28th April 2017
Smith Moore Leatherwood LLP
As the long session of the North Carolina General Assembly quickly approaches, many businesses and organisations are thinking about what might happen during the upcoming session. Those thoughts often evolve into a discussion about whether an organisation needs to hire a lobbyist to represent its interests in the legislative and executive branches of government. MSI's South Carolina and Georgia law member Smith Moore Leatherwood LLP provides some interesting insights into this matter.
Lobbying serves a valuable purpose in the political process. With 2500+ pieces of legislation filed every session and many of those bills containing numerous provisions, it is impossible for our legislators to know what is in each bill – much less what each of those provisions actually means. In addition, we must remember that serving in the NC Legislature is considered a part-time gig with the whopping salary for most members topping the charts at less than $14,000. These folks are true public servants who sacrifice a great deal of time with their families and working their “day jobs” to do what they think is best for this great State. Given these challenges for our Legislators, lobbyists provide valuable information about a wide variety of subjects addressed in legislation that many times morphs as it goes through the legislative process.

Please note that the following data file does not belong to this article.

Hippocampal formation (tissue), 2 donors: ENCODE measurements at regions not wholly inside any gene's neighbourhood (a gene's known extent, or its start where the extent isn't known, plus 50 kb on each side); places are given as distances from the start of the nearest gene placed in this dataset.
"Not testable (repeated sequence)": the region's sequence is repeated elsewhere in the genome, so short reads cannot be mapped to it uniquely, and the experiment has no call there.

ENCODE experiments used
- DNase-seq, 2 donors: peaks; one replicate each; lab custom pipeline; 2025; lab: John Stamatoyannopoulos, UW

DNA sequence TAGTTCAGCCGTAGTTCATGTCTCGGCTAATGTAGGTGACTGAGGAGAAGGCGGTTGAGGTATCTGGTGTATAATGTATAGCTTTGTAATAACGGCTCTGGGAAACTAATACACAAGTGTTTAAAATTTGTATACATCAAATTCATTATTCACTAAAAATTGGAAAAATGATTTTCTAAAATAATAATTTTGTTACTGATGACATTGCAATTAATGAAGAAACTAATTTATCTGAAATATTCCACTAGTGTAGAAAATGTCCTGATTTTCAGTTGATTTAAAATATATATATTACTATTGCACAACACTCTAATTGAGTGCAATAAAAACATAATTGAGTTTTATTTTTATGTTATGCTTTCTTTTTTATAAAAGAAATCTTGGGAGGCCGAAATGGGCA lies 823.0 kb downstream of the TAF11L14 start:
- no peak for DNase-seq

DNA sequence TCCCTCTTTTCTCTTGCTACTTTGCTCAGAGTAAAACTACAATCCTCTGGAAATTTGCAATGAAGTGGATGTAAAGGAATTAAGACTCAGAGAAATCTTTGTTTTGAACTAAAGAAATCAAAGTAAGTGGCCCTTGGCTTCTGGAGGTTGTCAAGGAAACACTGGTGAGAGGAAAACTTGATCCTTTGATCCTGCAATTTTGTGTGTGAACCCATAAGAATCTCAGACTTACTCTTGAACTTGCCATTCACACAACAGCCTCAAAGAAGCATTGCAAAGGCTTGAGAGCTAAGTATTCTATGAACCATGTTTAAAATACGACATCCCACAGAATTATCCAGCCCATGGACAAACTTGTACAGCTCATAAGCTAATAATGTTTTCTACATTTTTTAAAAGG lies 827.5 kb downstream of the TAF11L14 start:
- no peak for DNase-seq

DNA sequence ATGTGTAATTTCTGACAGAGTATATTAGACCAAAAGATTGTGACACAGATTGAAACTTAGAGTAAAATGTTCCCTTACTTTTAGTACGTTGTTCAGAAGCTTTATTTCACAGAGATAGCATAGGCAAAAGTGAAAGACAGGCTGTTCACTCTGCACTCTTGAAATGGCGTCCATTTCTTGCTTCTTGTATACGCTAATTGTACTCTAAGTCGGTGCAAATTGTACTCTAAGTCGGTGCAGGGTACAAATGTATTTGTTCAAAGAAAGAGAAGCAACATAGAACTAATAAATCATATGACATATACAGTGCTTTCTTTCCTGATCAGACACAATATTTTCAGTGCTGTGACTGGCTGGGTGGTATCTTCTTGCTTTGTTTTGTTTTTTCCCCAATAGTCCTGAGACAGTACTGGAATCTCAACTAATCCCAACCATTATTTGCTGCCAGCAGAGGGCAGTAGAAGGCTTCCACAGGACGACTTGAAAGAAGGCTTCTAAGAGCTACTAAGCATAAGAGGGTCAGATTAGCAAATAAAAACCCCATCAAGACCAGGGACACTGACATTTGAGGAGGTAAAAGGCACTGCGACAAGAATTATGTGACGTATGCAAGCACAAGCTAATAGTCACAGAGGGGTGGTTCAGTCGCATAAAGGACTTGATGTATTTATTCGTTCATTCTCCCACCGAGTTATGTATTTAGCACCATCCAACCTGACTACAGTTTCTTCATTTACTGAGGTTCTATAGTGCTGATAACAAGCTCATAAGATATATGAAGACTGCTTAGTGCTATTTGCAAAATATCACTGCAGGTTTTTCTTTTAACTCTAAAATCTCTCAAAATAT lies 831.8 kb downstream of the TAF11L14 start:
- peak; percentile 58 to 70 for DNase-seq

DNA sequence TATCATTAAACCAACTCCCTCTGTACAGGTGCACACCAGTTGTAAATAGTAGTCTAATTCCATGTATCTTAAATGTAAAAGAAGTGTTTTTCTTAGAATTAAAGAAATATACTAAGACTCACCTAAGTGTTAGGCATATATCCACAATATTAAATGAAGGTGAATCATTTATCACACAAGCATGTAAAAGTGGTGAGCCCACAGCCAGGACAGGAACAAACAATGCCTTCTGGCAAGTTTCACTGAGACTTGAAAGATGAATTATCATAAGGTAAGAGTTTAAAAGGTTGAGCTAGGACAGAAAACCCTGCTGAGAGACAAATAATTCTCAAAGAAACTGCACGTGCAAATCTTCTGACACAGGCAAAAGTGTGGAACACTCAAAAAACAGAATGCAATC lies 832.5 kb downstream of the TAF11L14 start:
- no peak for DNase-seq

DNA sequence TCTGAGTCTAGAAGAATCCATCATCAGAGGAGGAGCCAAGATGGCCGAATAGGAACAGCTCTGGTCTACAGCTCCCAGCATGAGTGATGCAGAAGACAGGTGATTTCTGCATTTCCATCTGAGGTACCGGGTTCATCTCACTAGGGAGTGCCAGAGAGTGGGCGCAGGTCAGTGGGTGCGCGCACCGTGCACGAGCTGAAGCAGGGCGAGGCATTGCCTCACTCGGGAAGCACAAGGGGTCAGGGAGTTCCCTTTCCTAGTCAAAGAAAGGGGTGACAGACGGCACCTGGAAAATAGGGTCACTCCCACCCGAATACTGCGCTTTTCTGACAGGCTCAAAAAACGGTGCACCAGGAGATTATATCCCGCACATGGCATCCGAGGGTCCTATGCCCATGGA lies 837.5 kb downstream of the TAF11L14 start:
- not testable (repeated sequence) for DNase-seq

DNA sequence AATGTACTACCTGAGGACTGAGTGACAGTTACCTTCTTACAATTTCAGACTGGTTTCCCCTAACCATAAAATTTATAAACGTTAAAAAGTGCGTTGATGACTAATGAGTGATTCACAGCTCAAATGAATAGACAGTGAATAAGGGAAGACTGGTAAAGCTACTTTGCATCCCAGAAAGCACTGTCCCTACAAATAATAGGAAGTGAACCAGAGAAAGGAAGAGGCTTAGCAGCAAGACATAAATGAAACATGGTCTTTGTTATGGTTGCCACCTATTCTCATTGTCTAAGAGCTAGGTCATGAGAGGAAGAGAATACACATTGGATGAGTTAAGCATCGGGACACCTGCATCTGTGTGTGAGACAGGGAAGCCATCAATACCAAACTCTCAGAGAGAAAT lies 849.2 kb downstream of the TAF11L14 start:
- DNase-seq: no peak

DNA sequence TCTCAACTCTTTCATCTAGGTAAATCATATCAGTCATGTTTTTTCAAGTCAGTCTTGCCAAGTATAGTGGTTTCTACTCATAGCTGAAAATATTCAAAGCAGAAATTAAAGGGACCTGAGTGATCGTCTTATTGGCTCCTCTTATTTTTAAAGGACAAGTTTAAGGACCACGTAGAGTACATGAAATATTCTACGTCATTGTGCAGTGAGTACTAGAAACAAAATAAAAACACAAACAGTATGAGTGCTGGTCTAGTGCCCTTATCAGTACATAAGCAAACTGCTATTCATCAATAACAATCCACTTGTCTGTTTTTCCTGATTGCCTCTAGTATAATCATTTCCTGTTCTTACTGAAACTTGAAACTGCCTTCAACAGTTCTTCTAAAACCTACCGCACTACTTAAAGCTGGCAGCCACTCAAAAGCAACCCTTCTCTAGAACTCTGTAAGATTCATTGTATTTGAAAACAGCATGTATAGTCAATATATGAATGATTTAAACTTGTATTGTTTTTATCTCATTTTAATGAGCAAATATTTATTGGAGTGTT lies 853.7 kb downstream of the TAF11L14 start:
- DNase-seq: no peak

Your organisation may already have a lobbying presence at the Legislature, but your level of activity could take many forms. You may simply monitor bills as they are filed to assess direct impact on your members and then communicate that information in a timely fashion to the membership. You may take more of a proactive approach and draft legislation that you shepherd through the process as a huge benefit for your members. Or, you may, as many other organisations and businesses do, direct your lobbyist to read, watch and listen carefully throughout the legislative session so that provisions of concern are amended favorably or not enacted. You also may hire a lobbyist or team of lobbyists to work on behalf of your organisation in all of these areas.
Choosing and hiring a lobbyist can be a complicated process for both the organisation and the potential lobbyist, but it is very important to take the time to ensure that you are getting the right fit for your organisation. Of course, you want someone representing you who is interested in the mission of your organisation, able to be at the Legislature regularly looking out for you, and willing to communicate with you in a timely fashion when items of interest pop up.
In addition, you should strive to hire a lobbyist who, like the vast majority of lobbyists, abides by certain principles as they work the halls of the Legislature. For instance, good lobbyists always know their stuff and provide truthful information, including sharing all sides of an issue. Lobbyists should also be knowledgeable about the legislators themselves—what does their home district look like, what’s their profession, what legislative issues do they typically enjoy, etc? These traits serve the lobbyist and your organisation well in the eyes of elected officials.
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